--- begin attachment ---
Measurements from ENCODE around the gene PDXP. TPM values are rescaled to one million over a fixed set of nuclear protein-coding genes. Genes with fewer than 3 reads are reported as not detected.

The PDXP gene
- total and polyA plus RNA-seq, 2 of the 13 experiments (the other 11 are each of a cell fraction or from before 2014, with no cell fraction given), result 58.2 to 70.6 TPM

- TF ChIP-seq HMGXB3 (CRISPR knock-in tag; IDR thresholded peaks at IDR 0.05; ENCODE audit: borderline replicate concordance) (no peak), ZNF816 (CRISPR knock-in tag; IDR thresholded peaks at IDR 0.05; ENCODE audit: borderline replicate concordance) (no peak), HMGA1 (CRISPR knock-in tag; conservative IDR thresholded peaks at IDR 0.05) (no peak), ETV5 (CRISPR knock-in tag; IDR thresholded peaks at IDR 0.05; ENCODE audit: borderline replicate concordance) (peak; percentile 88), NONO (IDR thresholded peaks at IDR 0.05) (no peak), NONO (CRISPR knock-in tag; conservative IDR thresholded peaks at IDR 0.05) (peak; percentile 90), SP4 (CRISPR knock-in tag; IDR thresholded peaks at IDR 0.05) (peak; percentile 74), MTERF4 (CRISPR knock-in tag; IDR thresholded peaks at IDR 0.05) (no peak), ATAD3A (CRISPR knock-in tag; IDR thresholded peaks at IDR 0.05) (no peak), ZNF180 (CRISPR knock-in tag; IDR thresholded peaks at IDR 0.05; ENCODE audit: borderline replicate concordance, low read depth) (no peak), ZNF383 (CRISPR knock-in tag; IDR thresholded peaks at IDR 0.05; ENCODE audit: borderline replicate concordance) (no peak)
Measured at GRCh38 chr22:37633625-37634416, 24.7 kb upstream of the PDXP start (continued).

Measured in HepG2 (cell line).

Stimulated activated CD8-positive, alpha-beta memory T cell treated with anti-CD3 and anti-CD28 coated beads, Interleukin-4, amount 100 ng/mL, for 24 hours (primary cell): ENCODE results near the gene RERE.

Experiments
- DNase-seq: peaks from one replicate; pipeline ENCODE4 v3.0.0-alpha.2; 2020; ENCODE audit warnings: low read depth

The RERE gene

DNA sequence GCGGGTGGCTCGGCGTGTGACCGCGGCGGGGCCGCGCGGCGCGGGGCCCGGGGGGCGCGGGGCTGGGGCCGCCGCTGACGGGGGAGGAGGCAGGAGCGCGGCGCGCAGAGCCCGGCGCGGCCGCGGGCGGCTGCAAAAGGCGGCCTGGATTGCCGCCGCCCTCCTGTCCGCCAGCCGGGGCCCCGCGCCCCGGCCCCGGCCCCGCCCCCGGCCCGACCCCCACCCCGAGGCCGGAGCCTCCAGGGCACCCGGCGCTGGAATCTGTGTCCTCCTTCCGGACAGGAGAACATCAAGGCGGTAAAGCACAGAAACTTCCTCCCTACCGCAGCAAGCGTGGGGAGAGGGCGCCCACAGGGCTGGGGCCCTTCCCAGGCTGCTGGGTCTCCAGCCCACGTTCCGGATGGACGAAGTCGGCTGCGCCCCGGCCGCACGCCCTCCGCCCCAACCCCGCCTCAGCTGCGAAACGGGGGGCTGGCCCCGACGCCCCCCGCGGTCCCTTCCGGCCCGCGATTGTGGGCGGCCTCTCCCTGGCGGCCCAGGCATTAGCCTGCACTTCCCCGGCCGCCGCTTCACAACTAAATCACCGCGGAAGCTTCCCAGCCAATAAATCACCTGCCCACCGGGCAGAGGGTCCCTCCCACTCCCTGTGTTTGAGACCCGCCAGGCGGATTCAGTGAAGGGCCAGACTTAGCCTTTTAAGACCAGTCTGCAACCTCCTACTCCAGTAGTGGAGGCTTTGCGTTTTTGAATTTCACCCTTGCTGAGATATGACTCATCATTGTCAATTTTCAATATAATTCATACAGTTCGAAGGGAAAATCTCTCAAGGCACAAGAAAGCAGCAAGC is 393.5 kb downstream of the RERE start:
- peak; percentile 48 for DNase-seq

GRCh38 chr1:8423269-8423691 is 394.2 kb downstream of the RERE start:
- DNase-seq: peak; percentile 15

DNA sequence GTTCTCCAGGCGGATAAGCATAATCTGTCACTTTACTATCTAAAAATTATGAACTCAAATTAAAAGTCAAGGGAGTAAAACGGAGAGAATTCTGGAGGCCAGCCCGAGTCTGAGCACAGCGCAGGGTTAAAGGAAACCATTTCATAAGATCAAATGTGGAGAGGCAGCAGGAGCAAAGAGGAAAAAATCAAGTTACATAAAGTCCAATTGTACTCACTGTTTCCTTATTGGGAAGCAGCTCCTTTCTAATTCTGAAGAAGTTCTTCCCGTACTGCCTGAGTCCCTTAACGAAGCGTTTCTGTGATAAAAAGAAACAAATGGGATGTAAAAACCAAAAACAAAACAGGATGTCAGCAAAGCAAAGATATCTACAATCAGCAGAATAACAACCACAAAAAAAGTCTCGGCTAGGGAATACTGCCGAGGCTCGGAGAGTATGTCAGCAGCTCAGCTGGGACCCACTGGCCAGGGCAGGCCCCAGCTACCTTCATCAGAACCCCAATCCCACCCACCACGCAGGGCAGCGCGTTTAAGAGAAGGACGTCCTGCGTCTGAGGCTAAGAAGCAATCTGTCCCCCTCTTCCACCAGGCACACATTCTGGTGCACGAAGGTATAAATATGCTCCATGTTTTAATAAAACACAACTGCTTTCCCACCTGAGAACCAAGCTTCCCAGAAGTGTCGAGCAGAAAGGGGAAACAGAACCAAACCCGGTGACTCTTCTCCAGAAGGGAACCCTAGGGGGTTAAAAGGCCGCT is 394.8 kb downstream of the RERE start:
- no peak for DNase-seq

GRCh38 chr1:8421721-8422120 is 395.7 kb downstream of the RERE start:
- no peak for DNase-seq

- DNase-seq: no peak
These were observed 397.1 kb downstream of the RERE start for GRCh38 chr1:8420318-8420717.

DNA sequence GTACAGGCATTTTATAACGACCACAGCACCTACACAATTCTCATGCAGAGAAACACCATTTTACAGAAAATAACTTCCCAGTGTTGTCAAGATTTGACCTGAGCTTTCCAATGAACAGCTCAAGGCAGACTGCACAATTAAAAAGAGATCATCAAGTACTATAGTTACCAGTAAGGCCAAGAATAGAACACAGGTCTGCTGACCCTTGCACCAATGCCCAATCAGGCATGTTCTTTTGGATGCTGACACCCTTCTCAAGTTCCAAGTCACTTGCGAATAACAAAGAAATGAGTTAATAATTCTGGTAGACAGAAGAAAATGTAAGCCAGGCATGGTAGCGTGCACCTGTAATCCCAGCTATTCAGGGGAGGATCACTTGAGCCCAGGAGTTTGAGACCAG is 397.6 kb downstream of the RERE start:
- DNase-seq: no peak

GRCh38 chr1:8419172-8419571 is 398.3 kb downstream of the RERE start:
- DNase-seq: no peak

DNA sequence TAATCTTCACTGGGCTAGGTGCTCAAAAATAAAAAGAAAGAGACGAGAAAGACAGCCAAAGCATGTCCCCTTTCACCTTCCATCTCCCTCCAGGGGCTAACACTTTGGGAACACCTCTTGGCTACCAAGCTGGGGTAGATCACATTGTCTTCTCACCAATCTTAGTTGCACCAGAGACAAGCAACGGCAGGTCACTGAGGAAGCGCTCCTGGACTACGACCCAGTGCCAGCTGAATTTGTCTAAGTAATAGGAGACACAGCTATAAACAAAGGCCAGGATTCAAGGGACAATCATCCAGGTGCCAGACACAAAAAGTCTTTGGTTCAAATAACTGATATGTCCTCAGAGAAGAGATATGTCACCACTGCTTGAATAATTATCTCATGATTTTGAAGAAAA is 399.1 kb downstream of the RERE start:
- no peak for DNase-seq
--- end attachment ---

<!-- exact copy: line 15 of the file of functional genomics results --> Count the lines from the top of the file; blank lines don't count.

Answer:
DNA sequence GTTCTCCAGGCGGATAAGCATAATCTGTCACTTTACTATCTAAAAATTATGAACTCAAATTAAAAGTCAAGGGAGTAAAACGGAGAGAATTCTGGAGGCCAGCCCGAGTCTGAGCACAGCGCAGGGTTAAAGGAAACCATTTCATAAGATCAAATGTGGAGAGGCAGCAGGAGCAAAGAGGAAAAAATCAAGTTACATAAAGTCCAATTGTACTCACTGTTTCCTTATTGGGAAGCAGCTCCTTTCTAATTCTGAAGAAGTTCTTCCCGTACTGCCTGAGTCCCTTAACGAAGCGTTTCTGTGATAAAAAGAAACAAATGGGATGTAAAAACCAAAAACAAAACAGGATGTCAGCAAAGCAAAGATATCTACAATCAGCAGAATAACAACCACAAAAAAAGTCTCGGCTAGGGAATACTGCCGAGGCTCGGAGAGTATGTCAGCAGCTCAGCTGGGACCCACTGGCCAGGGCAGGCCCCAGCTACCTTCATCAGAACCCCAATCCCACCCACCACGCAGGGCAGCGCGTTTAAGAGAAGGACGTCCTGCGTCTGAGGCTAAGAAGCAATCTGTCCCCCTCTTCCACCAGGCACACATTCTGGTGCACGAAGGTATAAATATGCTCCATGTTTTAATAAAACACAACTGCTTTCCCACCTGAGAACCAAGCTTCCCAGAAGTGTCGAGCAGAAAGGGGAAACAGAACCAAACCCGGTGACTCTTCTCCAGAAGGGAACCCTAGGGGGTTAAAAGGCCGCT is 394.8 kb downstream of the RERE start: